The curse is where the same information is taken from the Internet and used against us. Now we are seeing pictures taken off people’s profiles on Facebook and being published in the Red Pepper [local Ugandan tabloid], which is putting people’s lives at risk. So that is where the cost and limitations of the Internet comes in, in terms of the LGBTI community.
Q: How has Benetech helped you?
A: We use [Benetech’s secure information management tool] Martus to document cases of violence and discrimination. In the past, it was very difficult to have these cases documented, because people were afraid to speak up. They didn’t know where this information would end up. But Martus provides a platform whereby the information is secure and cannot be easily accessed. It also backs up the information, so we don’t lose it.
Q: Can you tell us about a time when your information was compromised and how Martus protected you?
A: In December 2012, our offices were raided and we lost a lot of digital equipment. This gave us a wakeup call, because some of that information and pictures were stolen and published in the Red Pepper. This was scary, and that is why since then we have decided to document cases of violence and discrimination through Martus. With Martus it automatically encrypts the information, so now even if it is stolen, it cannot be read and we have it all backed up.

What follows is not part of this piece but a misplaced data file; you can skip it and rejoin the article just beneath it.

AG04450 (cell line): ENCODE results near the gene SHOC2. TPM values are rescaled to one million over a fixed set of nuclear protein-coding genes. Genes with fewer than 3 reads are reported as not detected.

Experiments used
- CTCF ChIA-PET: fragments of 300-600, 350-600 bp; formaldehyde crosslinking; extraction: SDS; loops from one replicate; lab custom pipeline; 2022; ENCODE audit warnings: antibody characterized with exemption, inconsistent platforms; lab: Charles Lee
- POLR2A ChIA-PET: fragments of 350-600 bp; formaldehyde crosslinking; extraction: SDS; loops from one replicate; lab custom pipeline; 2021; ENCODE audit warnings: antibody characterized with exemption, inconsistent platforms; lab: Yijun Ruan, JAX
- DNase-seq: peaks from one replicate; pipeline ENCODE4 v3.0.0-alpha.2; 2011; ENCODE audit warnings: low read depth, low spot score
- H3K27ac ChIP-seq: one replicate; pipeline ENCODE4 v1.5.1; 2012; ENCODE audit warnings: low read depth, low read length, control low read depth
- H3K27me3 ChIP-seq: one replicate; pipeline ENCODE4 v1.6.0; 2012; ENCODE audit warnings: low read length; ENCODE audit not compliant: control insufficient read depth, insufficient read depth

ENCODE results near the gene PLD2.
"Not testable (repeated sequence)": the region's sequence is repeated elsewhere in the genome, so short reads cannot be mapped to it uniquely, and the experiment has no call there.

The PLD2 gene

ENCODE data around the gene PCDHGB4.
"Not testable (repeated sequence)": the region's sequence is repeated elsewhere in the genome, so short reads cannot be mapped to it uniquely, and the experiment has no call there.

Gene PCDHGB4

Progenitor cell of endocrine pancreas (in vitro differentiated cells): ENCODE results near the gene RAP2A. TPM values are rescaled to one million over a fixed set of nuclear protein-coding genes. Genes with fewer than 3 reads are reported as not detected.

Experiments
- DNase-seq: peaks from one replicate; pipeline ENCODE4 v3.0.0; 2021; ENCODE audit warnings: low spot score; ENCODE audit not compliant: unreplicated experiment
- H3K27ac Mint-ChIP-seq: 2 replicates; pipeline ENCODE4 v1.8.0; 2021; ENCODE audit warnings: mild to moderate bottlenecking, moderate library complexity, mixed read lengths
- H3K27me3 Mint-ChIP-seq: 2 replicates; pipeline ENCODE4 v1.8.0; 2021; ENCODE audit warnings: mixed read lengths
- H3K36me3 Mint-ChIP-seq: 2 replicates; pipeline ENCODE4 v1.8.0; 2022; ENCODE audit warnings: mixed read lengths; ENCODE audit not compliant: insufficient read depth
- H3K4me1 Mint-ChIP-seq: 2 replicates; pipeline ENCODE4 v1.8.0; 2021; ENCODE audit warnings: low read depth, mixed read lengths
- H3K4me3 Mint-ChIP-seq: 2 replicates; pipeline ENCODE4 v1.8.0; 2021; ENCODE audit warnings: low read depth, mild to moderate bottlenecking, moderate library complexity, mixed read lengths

Q: How did you learn about Martus?
A: Through the State Department. We have had a long-standing relationship with the State Department and through the American Embassy in Kampala. They’ve been very supportive and passionate about LGBTI rights: you’d see in the past Secretary Clinton talk openly about these issues, as did President Obama. So it is through this connection and the work that we do, and also the goodwill from the State Department, that we were able to learn and understand what was happening globally. Through that kind of relationship we expressed our need to do documentation and reporting in a secure way. And that is when Benetech was introduced to us and came on board.
Q: What advice would you give other activists?
A: Digital security is very important. And if the tools that we use aren’t secure, we have to take this seriously. It’s very important because while we are working to save lives, let’s not leave a loophole and actually put the same lives we are saving at risk.
Q: You underscored the importance of on-the-ground training in your RightsCon session. Can you elaborate how Benetech has helped you in this respect?
A: I took on that challenge when we had Annie [Wilkinson, Human Rights Project Manager] and Collin [Sullivan, Human Rights Program Associate] in Uganda. We did our first Martus training and it was then I understood the importance of continuing this kind of work and learning. They provided this platform. I asked a lot of questions, and there was a lot of follow-up training and discussion. This helped me understand the entire concept of information security training. You can’t just pick up software and try to implement it. Through the Martus Field Team’s training, I was able to learn the ins-and-outs of digital security and I also have an authoritative voice in terms of what kind of design would be better in the future, based off some of the challenges we face. Without this open dialogue and in-field training, our efforts to implement Martus wouldn’t have been helpful at all. And it is because of this back-and-forth discussion that today I’m able to speak about Martus the way I do.